One way to keep respondents interested in your survey is to personalize the survey for them. This personalization can take a few forms:
- Ask them the name they liked to go by in the first question. Assign this to a custom variable in QuestionPro, and then you can pipe this variable in throughout the survey. Note: don’t get too carried away with this, else you move from “cool” to “trying too hard.”
- Already have their name from sending an email invitation? Great! Pull the variable it’s assigned to into the questionnaire! (Saves you the trouble of having to ask them for their name.)
- Asking a list of items they’ve purchased, are familiar with, etc.? Use an extraction question to pull their answers to a follow-up question (or, alternatively, to ask about the items they didn’t select if you use reverse extraction).
- Fielding in a foreign country? Upload translations, and let the respondents choose their preferred language to take the survey.
- Know something about their purchase history, and doing a follow-up specifically about their purchase? Instead of asking them all about what they purchased, price, etc., you can pipe that information already into the survey. Note: wary about how much information to pipe into the survey using custom variables? If you were to take a survey from someone else and you’d feel a bit uncomfortable about how much they already knew about you and your purchase, it’s probably wise to scale it back a bit.
Include interactive elements
From slider rating scales to drag-and-drop rank ordering, there are many ways that you can make your survey interactive. Remember to keep things simple and don’t go overboard with this, but a little interactivity in your survey can go a long way towards keeping someone interested in your survey and resulting in higher survey response rates.
Another way to include interaction with your survey is to include media, such as videos and images. Be sure to be aware of your respondents’ likely internet connections when using such media. If you’re fielding in an area with poor connectivity, this will backfire and cause respondents to get frustrated and drop out of your survey.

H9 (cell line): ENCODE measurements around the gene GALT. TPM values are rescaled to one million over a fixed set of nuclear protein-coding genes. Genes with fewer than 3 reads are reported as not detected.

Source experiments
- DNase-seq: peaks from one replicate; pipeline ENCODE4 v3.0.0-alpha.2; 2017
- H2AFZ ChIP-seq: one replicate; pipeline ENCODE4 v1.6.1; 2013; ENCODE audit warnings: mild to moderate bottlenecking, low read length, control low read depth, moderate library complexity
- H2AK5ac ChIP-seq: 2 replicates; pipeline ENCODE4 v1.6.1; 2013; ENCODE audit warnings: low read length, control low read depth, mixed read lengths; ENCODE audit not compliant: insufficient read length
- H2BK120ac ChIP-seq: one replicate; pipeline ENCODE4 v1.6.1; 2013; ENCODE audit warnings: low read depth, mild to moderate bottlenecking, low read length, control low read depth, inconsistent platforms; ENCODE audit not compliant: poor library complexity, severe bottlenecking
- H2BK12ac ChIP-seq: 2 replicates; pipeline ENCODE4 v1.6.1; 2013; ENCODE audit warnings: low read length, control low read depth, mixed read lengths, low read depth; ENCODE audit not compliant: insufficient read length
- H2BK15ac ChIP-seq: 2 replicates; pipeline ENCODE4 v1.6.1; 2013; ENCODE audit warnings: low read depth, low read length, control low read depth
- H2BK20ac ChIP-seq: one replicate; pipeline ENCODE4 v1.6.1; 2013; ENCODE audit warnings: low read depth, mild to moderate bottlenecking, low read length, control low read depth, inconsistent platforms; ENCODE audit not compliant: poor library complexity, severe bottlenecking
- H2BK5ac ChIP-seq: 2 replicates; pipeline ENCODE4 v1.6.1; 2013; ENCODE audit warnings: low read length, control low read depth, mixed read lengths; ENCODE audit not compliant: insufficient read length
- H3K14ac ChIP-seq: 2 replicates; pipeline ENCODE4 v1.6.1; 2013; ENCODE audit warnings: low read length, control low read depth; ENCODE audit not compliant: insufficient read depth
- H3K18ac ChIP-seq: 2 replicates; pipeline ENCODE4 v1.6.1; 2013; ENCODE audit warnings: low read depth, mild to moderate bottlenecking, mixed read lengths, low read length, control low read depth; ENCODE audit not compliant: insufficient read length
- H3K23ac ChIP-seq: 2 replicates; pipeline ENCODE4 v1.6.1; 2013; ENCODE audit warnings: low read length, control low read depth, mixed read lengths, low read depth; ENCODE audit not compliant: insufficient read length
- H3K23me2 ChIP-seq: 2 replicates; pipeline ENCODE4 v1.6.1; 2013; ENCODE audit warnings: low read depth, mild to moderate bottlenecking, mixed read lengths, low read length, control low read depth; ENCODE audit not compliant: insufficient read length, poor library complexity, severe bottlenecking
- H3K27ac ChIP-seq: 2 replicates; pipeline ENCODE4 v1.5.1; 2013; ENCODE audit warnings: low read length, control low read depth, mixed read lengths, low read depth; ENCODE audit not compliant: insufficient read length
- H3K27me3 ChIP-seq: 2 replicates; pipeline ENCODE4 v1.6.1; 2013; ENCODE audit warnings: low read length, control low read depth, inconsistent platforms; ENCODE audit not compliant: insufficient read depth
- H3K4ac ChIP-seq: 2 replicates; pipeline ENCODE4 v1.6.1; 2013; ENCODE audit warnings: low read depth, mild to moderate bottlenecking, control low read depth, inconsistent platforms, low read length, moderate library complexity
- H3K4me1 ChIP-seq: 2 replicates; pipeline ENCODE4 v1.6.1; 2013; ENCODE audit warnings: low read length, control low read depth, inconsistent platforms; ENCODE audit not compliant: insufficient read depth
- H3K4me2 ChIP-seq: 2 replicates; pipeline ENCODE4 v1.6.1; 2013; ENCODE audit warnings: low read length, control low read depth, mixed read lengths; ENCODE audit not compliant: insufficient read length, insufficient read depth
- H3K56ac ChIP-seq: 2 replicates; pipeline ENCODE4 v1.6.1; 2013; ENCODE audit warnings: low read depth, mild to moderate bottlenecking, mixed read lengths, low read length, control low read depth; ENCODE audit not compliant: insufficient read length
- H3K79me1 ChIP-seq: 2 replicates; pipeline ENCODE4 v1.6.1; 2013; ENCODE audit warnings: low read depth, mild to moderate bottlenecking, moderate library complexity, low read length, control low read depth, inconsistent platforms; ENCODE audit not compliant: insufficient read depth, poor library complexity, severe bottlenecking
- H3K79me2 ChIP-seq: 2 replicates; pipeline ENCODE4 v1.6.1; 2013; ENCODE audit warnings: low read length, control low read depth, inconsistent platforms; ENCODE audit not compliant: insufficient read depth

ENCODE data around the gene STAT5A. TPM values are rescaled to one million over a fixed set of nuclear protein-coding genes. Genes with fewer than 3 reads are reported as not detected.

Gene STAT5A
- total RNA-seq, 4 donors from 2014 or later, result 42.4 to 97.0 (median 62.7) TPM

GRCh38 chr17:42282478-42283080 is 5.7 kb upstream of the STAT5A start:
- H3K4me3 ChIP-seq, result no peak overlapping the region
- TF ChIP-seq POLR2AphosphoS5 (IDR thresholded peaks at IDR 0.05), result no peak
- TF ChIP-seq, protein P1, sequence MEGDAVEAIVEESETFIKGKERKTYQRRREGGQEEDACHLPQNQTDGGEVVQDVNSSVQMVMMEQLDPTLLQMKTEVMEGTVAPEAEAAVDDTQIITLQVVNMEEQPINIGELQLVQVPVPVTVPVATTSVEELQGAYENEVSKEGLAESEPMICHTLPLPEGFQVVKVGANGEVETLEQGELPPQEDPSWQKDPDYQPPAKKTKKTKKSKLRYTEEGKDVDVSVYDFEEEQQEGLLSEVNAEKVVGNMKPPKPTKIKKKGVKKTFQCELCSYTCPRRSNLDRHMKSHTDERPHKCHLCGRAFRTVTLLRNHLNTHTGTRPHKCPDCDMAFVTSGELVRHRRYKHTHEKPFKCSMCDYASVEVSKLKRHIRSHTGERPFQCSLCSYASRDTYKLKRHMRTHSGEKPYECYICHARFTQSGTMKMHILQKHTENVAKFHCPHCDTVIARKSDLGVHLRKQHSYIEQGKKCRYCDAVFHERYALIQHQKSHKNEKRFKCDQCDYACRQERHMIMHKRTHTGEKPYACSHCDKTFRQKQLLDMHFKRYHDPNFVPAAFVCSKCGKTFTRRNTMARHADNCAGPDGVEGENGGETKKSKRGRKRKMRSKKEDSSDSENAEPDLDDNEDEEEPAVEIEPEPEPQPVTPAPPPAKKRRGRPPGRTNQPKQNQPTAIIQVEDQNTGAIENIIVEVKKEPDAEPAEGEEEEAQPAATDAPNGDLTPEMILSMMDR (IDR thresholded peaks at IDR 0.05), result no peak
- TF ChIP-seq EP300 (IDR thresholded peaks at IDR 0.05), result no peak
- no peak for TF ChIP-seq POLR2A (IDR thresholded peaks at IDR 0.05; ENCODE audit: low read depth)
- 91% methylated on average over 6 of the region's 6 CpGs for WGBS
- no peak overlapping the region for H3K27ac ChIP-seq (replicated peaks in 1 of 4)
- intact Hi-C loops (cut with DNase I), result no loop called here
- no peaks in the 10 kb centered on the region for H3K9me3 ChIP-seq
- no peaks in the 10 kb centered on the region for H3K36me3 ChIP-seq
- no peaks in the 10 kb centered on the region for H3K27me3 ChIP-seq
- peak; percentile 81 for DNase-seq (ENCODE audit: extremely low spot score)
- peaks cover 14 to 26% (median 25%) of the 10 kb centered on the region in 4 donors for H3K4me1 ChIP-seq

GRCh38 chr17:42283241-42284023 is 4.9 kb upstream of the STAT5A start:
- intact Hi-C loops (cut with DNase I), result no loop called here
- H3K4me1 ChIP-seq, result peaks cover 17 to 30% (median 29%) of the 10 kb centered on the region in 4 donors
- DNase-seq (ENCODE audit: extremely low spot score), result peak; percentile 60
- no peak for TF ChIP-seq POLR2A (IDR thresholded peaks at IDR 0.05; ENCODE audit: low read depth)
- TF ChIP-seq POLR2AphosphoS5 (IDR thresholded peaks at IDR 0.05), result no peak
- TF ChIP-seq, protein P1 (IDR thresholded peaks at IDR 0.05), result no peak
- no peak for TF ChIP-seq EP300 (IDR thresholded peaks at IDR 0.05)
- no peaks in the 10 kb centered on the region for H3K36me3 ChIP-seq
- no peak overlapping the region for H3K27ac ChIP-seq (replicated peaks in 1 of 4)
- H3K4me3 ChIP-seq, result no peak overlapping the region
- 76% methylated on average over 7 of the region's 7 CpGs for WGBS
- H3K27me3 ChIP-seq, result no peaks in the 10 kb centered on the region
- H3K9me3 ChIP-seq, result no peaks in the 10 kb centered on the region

Keep questions simple and conversational
Don’t approach every question as though it’s an essay. To get a higher response rate - keep instructions simple, and keep questions themselves as simple and straightforward as possible. If you can, make the question text conversational (piping their name into the question text can achieve this easily). Just be sure that you’re also keeping the questions unbiased.
When creating matrix questions (the questions where you have multiple rows using similar scales), be sure to keep the number of rows to a minimum. Including too many rows in matrix questions not only makes respondents start to lose focus, it also can lead to what’s called straight lining – where respondents are just trying to get through the questions and paying no attention to the answers they’re providing.
Include open-ended text questions
After answering a number of single-choice, multiple choice, and ranking questions, it’s nice to break up the possible monotony with an open-ended text question. This also gives you the opportunity to get a little more in-depth information from your respondents. There is more and more focus on qualitative data lately, from social media monitoring to online communities, and using qualitative information can not only provide deeper insights, it can also provide marketers with key phrases and words to use in future marketing campaigns.
Keep the content interesting
I know there are times when the content of a research study is just going to be dry. But I think there are other times when you can really capture someone’s interest with your questions. Think of this as a conversation between you and the person taking your survey. If you were doing this in person, what would you ask? How would you ask it? When do you think the other person’s eyes would glaze over as opposed to capturing their interest? How long would you keep the conversation going? Using unbiased language in your questions doesn’t mean the survey or the questions need to be boring.